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Recruit attrition rates are dropping across the services thanks to programs that try to prepare enlistees for the rigors of basic training before they ship out and revamped training policies.
All the services report increased use of delayed entry programs [DEP] in recent years, which acclimate recruits, enhance their performance and decrease washouts.
"We tell our recruiters to try to put enlistees into the delayed entry program to keep them better informed. They come ready to go to basic training," said Ed Castillo, a public affairs officer at the 37th Training Wing, Lackland Air Force Base, San Antonio.
DoD officials keenly watch recruit attrition numbers, especially since the cost of recruiting new service members averages about $11,000 each -- some $3,000 more than just a few years ago, said Navy Cmdr. Yvette BrownWahler, director for recruiting plans, Office of the Secretary of Defense.
Combined with an average cost of initial entry training at $35,000, DoD's investment in military recruit accessions and training is enormous since more than 200,000 of America's youth are recruited for active military service each year, she added.
Castillo noted that the Air Force's recruit attrition rate dropped from 8.8 percent in fiscal 1999 to 7.1 percent so far this year. The Air Force's delayed entry program, he said, is responsible for much of that success.
The services report that most recruits fail to complete basic training for medical reasons, including injuries and previously undisclosed physical or mental conditions, and other performance-related issues.
Castillo said recruits who sign up for DEP are usually high school students who might not report for basic training for up to a year after enlistment. During that time participants "meet with the recruiter once a month, sometimes more," he said.
DEP recruits receive a basic training booklet and watch videotapes on drill and ceremony, military customs, wear and care for military uniforms, and more, Castillo said. People who are out of shape join supervised exercise programs, he added.
"By the time they get to basic training, they're ready to go," Castillo said, adding that DEP participants also learn the military doesn't tolerate drug use.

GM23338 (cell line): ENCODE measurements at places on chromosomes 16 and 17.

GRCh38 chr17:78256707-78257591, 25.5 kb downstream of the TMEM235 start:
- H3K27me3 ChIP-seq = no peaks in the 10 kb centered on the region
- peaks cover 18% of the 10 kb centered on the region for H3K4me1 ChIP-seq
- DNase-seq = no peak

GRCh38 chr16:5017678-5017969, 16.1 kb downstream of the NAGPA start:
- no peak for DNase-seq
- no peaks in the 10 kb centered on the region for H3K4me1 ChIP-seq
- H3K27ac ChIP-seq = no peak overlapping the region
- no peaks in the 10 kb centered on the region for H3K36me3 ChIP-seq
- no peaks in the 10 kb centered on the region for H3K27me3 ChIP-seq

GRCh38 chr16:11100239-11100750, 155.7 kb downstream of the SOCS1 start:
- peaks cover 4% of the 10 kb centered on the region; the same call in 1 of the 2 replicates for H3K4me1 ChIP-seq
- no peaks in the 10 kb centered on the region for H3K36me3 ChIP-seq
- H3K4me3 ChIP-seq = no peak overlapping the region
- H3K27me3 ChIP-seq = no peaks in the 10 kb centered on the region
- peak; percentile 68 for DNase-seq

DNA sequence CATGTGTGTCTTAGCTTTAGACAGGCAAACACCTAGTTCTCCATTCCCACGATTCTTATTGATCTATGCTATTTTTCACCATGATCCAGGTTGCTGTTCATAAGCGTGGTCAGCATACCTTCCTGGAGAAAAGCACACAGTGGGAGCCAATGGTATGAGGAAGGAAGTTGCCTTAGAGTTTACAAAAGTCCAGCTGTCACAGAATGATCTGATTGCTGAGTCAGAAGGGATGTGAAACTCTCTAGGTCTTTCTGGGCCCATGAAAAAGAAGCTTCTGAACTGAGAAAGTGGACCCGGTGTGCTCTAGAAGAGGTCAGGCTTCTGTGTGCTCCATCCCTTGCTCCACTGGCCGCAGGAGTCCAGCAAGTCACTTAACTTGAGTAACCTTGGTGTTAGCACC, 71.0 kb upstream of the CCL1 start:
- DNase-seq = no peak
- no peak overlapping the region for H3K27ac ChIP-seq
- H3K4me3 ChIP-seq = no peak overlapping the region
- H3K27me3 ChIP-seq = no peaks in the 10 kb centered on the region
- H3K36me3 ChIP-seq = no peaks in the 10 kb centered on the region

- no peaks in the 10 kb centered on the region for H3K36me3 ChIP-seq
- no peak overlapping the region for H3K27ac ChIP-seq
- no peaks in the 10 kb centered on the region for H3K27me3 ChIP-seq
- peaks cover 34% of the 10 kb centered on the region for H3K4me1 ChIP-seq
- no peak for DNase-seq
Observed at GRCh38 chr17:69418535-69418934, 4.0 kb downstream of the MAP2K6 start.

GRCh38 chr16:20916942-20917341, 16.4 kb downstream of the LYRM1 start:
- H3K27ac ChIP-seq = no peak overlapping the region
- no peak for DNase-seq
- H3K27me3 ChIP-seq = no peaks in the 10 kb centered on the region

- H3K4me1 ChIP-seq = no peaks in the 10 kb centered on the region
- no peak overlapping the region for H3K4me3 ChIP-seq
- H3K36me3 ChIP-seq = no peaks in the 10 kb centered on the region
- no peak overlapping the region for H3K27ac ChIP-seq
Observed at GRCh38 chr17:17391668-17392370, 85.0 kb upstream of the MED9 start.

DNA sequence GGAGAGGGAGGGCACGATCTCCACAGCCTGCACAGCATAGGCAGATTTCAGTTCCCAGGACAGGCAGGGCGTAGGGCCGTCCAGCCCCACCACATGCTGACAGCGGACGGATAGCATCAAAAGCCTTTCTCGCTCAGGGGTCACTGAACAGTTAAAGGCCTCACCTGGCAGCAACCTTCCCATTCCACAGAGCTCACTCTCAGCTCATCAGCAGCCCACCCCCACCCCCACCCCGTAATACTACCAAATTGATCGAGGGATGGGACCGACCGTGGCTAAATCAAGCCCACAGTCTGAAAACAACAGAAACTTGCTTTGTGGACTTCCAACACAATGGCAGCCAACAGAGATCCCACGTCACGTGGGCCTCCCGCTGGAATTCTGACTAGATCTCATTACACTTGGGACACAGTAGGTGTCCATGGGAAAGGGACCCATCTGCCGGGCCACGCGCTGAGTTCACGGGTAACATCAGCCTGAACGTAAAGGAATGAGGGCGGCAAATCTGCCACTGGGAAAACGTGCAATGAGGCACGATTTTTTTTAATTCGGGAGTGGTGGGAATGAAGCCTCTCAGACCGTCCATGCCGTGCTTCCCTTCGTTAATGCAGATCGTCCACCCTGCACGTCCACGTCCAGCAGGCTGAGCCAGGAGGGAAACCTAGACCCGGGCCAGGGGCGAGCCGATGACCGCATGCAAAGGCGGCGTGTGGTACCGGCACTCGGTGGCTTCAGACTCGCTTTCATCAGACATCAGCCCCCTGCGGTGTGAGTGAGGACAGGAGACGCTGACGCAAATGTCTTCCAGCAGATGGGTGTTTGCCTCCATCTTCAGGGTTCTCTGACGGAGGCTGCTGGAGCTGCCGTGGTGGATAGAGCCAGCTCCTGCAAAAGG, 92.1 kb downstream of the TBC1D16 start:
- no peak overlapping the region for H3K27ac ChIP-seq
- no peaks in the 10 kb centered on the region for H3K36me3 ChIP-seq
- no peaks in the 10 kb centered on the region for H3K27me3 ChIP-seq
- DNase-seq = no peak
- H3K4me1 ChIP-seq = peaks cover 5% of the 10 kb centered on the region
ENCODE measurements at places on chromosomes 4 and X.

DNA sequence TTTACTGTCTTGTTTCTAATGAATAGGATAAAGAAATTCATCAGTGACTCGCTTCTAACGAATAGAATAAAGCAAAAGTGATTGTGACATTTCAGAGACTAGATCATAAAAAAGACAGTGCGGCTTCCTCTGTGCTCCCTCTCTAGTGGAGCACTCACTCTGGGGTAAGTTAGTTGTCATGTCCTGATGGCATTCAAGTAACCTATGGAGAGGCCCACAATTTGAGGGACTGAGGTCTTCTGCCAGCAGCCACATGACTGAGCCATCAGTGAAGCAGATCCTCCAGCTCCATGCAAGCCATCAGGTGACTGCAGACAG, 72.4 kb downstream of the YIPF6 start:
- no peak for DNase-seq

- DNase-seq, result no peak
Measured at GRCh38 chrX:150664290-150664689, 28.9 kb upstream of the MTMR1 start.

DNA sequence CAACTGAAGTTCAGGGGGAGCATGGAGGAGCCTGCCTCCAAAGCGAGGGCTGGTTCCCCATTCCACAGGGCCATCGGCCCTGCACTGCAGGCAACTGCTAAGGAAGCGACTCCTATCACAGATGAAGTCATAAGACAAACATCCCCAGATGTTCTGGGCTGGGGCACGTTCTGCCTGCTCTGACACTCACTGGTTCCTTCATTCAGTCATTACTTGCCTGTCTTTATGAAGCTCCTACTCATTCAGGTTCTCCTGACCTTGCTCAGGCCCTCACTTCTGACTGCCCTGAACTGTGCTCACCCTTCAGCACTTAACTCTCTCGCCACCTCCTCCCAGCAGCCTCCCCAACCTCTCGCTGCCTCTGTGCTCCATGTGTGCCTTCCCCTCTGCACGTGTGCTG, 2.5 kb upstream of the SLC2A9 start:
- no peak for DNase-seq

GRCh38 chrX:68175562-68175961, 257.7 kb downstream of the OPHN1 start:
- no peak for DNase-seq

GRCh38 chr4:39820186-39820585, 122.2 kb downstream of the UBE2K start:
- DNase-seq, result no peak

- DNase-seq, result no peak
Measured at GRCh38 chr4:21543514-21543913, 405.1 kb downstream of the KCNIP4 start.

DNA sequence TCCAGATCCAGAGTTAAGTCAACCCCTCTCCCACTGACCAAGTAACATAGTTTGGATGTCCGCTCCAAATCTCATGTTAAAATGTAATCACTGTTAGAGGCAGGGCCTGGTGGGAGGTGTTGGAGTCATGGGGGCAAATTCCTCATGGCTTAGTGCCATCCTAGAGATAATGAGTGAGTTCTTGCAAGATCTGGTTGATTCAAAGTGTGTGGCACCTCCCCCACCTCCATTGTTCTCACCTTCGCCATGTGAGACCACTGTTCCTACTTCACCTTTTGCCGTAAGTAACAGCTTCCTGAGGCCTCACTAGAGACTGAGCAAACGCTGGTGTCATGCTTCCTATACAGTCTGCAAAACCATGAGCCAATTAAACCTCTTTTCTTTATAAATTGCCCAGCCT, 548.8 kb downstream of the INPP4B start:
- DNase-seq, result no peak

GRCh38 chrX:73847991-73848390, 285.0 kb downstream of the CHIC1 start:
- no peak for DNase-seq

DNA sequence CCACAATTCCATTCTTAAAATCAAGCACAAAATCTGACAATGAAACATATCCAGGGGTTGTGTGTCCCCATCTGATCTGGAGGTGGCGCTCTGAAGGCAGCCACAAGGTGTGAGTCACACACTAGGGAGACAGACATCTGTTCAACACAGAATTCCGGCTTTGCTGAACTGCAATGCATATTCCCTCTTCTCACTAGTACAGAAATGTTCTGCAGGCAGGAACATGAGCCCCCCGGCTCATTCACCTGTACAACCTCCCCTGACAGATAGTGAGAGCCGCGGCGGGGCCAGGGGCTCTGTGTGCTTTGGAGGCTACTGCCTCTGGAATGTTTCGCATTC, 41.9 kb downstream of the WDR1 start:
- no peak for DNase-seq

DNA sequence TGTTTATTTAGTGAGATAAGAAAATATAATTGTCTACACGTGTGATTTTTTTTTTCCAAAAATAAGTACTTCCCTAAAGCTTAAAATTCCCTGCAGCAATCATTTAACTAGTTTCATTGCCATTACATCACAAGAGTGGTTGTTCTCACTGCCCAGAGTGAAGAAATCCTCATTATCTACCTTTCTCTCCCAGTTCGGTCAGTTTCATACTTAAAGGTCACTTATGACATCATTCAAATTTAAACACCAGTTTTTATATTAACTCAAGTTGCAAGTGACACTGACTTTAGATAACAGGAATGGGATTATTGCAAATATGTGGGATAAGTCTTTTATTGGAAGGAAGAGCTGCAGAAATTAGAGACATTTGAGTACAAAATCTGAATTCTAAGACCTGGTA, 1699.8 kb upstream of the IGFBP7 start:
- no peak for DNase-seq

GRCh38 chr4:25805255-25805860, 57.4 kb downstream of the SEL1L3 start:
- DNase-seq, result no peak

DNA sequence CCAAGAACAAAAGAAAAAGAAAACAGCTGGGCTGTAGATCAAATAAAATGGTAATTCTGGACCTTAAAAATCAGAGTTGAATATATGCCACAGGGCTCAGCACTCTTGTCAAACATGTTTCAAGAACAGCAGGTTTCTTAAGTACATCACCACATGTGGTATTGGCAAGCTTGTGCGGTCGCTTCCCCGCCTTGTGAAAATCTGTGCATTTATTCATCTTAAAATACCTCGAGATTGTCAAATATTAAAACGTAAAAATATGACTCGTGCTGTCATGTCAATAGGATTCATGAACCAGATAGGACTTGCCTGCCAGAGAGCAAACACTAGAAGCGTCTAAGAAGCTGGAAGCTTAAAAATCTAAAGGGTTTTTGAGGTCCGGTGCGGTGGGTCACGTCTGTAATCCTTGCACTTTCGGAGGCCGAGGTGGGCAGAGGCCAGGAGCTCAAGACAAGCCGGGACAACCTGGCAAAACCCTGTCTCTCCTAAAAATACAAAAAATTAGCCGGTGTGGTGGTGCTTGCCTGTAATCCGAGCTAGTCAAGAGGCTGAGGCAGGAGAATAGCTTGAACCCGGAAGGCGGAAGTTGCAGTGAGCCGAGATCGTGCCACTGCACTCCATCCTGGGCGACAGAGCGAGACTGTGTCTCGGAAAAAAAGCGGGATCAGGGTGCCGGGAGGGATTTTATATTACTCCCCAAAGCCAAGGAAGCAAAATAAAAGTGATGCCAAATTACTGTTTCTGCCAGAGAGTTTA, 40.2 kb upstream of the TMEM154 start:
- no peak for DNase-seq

DoD also attributes the drop in recruit attrition rates to modified basic training programs across the services, BrownWahler said, coupled with "a renewed emphasis by drill instructors to imbue soldiers, sailors, airmen, and Marines with a positive attitude in preparing them to be a part of the service team."
The Navy's recruit attrition rate in 1998 was about 17 percent; now it is about 14 percent, said Carl Ross, chief of staff of training at the Naval Training Center Great Lakes, north of Chicago. He credits the reduction to the effectiveness of the Navy DEP, but also to revamped boot camp training policies.
Army officials say recruit attrition has dropped from 19.7 percent in 1998 to around 13.6 percent today. Army officials also remarked that drill instructors want recruits to meet basic training standards and won't let recruits give up on themselves. The Army's New Start program, for example, provides additional training for recruits who fail to meet standards after remedial training.
After recruits report to the Parris Island, S.C., or San Diego depots, Marine drill instructors provide them every opportunity to succeed, said Maj. Bryan Salas, Parris Island depot public affairs officer.
"It is more challenging to train a recruit," Salas said. Attrition is "the easy way out."